Thursday, October 7, 2010

The Mystery of Milk's Relationship to Prediabetes and Type 2 Diabetes

Every diet for reversing diabetes prohibits dairy. But epidemiological studies, like the Caerphilly Prospective Study. find drinking a pint of milk or more every day reduces the risk of prediabetes/metabolic syndrome anywhere from 22 to 82 per cent. How does one account for this discrepancy?

The answer may be hormones.

Drinking milk or eating dairy products has hormonal effects. One of them is that, in many people, milk consumption leads to insulin production.

Too much insulin is a bad thing. Insulin moves sugar out of the bloodstream, but it is much more efficient at moving fat, 300 times more efficient, actually. And while cells can become insulin-resistant, they don't become fat resistant.

If you are on a cleansing diet to reverse diabetes, you really don't want anything stimulating your residual insulin production in ways that encourage the storing of fat. That's why vegan diets, near-vegan diets, and various cleansing diets for treating diabetes usually discourage all dairy products.

But how could drinking milk also prevent diabetes?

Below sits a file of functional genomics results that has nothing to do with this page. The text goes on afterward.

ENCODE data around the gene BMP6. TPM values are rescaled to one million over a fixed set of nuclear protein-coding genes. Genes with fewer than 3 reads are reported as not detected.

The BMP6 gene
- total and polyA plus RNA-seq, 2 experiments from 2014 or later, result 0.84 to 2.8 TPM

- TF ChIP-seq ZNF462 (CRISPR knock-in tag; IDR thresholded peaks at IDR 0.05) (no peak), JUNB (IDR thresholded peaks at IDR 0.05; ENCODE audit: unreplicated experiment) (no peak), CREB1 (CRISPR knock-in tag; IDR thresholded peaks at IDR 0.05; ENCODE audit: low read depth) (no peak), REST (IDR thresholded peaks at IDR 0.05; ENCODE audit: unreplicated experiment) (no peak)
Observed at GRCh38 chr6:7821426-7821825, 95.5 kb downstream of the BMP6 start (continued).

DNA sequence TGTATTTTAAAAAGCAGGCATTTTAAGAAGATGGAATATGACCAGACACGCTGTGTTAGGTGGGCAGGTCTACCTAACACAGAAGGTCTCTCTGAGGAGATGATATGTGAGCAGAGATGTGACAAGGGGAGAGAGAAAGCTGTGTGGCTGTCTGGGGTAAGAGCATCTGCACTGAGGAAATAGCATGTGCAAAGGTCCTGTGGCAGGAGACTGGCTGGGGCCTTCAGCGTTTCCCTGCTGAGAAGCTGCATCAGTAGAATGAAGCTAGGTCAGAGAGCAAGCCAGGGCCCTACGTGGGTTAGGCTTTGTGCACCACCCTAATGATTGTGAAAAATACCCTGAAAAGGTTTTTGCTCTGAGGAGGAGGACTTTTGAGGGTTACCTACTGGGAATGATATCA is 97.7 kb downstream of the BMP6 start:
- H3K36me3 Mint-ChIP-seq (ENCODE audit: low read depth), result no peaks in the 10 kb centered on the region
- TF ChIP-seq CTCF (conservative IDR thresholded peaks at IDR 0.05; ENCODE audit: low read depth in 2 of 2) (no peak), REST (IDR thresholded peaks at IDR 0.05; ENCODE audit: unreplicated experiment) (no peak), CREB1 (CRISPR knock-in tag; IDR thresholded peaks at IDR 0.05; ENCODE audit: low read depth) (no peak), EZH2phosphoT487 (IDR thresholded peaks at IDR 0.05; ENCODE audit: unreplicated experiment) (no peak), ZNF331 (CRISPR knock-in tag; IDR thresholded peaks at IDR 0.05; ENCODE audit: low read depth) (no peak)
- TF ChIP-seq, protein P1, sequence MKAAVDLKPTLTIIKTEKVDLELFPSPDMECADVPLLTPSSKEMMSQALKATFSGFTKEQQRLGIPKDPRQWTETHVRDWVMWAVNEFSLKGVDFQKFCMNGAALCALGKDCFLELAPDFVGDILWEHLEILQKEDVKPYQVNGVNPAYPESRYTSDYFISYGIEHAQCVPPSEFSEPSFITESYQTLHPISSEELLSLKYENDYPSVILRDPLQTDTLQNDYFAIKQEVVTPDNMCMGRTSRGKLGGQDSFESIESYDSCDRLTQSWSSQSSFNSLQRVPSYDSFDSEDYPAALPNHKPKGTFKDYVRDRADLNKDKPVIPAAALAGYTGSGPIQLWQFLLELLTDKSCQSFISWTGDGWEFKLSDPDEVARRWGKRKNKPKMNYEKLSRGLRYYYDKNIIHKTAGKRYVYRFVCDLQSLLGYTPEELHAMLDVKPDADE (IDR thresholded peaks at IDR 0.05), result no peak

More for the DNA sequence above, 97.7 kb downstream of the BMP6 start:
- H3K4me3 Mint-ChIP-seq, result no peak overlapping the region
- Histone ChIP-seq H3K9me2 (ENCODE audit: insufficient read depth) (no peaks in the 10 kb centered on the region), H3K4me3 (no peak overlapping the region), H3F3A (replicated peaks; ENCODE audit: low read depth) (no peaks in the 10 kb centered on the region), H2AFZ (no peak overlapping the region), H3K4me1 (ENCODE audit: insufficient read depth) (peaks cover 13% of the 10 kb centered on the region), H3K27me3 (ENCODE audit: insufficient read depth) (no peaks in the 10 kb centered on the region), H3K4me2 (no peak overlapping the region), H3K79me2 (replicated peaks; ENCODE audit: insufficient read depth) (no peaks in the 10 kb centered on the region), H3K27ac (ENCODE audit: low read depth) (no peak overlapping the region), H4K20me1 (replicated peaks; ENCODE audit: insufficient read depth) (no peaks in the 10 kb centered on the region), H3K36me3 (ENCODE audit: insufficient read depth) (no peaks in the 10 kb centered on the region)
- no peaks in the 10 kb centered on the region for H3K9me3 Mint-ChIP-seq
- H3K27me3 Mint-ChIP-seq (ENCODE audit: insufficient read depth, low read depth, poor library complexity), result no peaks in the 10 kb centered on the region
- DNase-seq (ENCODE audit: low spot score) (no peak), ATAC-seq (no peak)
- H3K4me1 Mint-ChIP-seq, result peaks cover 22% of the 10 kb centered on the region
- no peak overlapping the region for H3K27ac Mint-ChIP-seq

Well, sometimes it does, and sometimes it doesn't. In the Caerphilly study, drinking milk did prevent prediabetes, but didn't prevent full-blown diabetes. If anything, drinking milk seemed to cause thin people to become diabetic faster. That's because milk products shift the body's balance of human growth hormone and insulin-like growth factor.

The more dairy you consume, the more your body makes insulin-like growth factor 1 (IGF-1) and the less it makes human growth hormone (HGH). IGF-1 keeps cells from dying at the end of their life cycle. HGH encourages new cells to develop.

IGF-1 lowers blood sugars, so there would be less prediabetes, but the reduction of HGH may lead to full-blown diabetes. Milk consumption may simply lead to the more sudden onset of diabetes.

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